A US Army document concedes the real interests driving US military strategy toward Russia: dominating oil pipeline routes, accessing the vast natural resources of Central Asia, and enforcing the expansion of American capitalism worldwide.
By Nafeez Ahmed of Insurge Intelligence
The Russians are coming. They hacked our elections. They are lurking behind numerous alternative political movements and news outlets. Such is the overwhelming chorus from traditional reporting on Russia, which sees the United States as being under threat from fanatical Russian expansionism — expansionism which has gone so far as to interfere dramatically in the 2016 Presidential elections.
Russia is certainly an authoritarian regime with its own regional imperial ambitions. President Vladimir Putin and his cronies are responsible for massive deaths and human rights violations against populations at home and abroad (the latter in war theaters like Syria and elsewhere). Putin has strengthened a system of oligarchical state-dominated predatory capitalism which has widened extreme inequality and concentrated elite wealth. And we will no doubt learn more about what shenanigans Russia did, or did not, get up to in relation to US elections.
For the most part, these are not especially dangerous things to report on from the comfort of the West. Somewhat lacking from conventional reporting, on the other hand, is serious reflection on whether US policies toward Russia have contributed directly to the deterioration of US-Russia relations.
While the bulk of the Western pundit class are busy bravely obsessing over the innumerable evils of Putin, it turns out that the upper echelons of the US military are asking some uncomfortable questions about how we got to where we are.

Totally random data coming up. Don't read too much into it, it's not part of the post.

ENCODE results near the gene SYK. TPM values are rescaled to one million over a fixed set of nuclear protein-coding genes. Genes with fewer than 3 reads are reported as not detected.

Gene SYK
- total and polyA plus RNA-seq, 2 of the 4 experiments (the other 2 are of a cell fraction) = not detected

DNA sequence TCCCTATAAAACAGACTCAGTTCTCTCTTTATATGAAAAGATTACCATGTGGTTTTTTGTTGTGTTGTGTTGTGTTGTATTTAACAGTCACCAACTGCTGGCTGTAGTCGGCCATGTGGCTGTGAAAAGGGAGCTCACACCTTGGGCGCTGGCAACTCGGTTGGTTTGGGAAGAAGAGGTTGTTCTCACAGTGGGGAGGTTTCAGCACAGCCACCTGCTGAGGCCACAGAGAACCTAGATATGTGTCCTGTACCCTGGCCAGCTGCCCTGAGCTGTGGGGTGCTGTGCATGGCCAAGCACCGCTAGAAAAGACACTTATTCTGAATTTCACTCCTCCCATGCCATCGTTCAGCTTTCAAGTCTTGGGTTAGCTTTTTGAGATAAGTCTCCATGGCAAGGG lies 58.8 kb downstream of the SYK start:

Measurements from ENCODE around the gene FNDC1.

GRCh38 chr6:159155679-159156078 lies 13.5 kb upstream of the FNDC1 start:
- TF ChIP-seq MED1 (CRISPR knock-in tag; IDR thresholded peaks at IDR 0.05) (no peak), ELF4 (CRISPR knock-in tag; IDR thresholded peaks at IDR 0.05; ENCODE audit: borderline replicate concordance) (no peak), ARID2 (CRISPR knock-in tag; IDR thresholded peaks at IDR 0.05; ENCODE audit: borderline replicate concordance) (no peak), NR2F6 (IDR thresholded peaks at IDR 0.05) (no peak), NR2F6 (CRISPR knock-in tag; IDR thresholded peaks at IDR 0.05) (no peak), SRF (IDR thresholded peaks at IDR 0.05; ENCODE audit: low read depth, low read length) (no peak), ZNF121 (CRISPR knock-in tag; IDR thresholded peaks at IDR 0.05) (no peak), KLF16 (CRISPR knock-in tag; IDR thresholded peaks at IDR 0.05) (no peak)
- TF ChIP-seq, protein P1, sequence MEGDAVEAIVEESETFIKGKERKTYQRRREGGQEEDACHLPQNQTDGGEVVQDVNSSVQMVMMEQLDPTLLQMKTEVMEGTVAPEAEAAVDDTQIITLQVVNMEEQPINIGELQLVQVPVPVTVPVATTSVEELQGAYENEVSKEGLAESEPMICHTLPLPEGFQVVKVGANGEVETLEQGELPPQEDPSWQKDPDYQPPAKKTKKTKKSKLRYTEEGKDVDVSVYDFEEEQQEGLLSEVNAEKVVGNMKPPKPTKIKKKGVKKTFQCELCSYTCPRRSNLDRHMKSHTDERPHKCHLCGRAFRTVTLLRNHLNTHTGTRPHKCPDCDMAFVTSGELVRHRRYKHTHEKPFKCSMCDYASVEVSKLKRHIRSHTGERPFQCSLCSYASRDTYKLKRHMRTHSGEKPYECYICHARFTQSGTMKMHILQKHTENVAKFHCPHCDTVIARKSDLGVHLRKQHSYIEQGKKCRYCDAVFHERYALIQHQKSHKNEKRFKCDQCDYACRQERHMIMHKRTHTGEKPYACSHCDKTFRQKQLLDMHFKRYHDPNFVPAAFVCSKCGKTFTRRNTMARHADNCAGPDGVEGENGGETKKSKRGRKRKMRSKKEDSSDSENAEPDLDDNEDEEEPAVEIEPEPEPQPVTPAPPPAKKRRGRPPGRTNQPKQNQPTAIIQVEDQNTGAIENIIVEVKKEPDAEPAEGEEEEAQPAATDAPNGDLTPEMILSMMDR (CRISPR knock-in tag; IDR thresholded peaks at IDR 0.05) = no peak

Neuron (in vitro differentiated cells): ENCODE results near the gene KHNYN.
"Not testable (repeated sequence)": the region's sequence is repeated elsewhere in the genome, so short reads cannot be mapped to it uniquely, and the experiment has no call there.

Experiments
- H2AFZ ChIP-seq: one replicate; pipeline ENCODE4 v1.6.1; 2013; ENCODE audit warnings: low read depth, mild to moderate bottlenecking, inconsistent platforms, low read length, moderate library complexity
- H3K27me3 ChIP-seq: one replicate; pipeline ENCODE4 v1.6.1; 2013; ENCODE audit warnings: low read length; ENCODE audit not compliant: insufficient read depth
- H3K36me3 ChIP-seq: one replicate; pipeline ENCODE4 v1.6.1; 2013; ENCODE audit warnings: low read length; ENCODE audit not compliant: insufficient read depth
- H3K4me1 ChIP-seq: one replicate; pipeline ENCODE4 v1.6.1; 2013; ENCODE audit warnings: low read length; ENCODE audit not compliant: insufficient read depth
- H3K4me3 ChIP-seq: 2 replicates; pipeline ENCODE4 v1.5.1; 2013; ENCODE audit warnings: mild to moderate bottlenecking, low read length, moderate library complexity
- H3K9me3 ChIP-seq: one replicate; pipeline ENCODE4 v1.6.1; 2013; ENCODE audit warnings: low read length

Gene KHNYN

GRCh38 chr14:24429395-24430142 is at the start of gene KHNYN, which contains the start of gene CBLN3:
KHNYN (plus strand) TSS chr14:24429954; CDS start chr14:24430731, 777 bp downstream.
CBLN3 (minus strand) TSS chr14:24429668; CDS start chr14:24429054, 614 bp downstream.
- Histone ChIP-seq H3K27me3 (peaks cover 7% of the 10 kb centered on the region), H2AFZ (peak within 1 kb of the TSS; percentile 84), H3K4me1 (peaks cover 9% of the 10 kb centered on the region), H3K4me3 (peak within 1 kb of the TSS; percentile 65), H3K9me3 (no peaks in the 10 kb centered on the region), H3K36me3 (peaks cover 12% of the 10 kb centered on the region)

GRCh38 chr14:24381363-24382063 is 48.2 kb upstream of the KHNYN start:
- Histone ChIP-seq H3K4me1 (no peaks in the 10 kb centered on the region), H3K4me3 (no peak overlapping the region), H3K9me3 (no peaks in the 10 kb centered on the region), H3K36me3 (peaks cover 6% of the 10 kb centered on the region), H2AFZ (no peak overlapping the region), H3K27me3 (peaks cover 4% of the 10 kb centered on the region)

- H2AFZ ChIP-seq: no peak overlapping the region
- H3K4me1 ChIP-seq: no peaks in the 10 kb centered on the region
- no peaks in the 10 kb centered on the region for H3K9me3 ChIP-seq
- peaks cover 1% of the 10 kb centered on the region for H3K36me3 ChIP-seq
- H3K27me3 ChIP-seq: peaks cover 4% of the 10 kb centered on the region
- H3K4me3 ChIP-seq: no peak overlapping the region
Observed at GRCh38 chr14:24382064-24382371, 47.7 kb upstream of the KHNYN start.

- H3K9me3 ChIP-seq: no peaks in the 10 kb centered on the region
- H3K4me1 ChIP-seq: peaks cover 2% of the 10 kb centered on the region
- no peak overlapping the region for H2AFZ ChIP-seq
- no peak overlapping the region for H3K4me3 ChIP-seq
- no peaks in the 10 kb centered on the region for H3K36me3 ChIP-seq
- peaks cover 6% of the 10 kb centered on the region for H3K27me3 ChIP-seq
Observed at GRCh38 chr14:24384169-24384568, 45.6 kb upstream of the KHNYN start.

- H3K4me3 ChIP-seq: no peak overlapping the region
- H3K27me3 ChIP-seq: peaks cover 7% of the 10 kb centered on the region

A study by the US Army’s Command and General Staff College Press of the Combined Arms Center at Fort Leavenworth reveals that US strategy toward Russia has been heavily motivated by the goal of dominating Central Asian oil and gas resources, and associated pipeline routes.
The remarkable document, prepared by the US Army’s Culture, Regional Expertise and Language Management Office (CRELMO), concedes that expansionist NATO policies played a key role in provoking Russian militarism. It also contemplates how current US and Russian antagonisms could spark a global nuclear conflict between the two superpowers.
The document remains staunchly critical of Russia and Putin, but finds that Russian belligerence cannot be understood without accounting for the context of ongoing US interference in what Russia perceives to be its legitimate ‘sphere of influence.’
Simultaneously, the document admits that far from the US being some innocently hapless victim of Russian interference, the US has at various times run covert “information, economic and diplomatic” campaigns to either “dethrone Putin”, or at least undermine his rule.
An irony of the document is that despite repeatedly recognizing NATO’s own role in provoking Russian militarism, the US Army study refuses to contemplate a fundamental change of course with respect to NATO policies and interests…